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In Praise Of… Grace Kelly

The Victoria and Albert Museum in London is honouring Grace Kelly from April 17th to September 26th with an exhibition entitled Grace Kelly: Style Icon and here at This Film Is On we would also like to praise this screen icon.

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Why Hit Girl Kicks Ass

I saw Kick Ass last night (it was pretty damn awesome) and seeing how hard as nails a tween superhero girl is, and then looking at other women in superhero movies, I couldn’t help but think that these women are often there for reasons of attractiveness and to act as bait for the villains in these films; do we really need to see the damsel in distress still tied to the train tracks?

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Unfortunately if these movies are to be believed, and we at thisfilmison always believe in movies, then the answer is yes.

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82nd Oscars Red Carpet

The biggest awards show of the evening is of course accompanied by the biggest red carpet event of the year with this part of the evening being just as important if not more some in some circles than the actual awards themselves. I settled down for the evening in all the glamour of my pjs (Calvin Klein and Gap) to watch the event on E!, the red carpet went by without a hitch which made me long for another Gary Busey incident.

Looking first at some of the award winners, Sandra Bullock looked stunning in Marchesa which in certain lights looked either gold or silver and could’ve worked with or without the statue:

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Kathryn Bigelow who broke the celluloid ceiling looked stunning as ever in a simple Edition Soir Yves Saint Laurent by Stefano Pilati, proving that she is both an incredibly talented film maker and knows how to look incredible on the red carpet and on stage with an award:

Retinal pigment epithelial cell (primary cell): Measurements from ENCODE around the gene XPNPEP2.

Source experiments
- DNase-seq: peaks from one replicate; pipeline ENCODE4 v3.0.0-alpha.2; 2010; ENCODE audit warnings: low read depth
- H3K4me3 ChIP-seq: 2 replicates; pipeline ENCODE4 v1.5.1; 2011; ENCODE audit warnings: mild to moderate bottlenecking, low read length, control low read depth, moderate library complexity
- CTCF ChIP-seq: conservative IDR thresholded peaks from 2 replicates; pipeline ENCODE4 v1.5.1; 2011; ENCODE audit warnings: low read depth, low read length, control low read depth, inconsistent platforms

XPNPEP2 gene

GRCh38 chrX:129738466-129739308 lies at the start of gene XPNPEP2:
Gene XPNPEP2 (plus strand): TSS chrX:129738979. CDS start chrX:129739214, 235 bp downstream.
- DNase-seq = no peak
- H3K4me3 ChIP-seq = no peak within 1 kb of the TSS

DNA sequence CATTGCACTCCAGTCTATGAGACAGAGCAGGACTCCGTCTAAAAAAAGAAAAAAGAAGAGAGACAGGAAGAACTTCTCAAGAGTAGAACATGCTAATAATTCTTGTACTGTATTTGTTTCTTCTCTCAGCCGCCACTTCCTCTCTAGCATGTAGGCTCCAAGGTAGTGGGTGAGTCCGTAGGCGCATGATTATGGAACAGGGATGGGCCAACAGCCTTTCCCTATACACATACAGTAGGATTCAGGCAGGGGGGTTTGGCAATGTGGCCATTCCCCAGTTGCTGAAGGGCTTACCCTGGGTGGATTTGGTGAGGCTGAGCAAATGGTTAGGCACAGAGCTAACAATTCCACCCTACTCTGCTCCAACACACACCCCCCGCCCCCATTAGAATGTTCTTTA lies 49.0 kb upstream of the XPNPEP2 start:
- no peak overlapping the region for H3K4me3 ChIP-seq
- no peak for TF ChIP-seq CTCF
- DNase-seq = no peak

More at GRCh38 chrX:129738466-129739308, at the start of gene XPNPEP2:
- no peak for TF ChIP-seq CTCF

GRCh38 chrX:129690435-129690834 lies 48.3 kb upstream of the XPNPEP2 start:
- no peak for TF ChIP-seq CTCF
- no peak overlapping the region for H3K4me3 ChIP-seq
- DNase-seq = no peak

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Other nominees went home empty handed but were definite winners in the fashion stakes, these include my own personal favourite Maggie Gyllenhaal who looked sublime in Dries Van Noten , it was good to see some bold colour on the red carpet as the trend this year was all about the nude/blush/champagne tones:

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Also looking fantastic in blue was Best Actress nominee Gobourey Sidibie wearing Marchesa, Sidibie also had my favourite red carpet quote of the night saying to Seacrest that if fashion was porn then her dress would be the money shot:

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Both Anna Kendrick and Carey Mulligan after many award shows seem to have found their fashion footing with Kendrick in a blush Elie Saab:

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And Carey Mulligan in a black Prada gown that included both box pleats and some intricate beading that may or may not be made out of mini household utensils:

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On Oscar night it is not just the nominees and winners that shine but also some of this years presenters stood out with some of the evenings best gowns, with perhaps my favourite of the night being Rachel McAdams in a watercoloured Elie Saab Haute Couture gown:

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Cameron Diaz also looked spectacular in Oscar de la Renta which sparkled and really lit up the red carpet:

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It wasn’t just the women that added sparkle to the evening with Neil Patrick Harris making a surprise appearance opening the Oscar show with some flair (not technically a red carpet moment but I thought it deserved some attention):

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Have I missed anyone’s favourite gown of the night? Any of the above that you don’t like? Who were the big winners and losers for Oscar fashion this year? Let us know in comments below.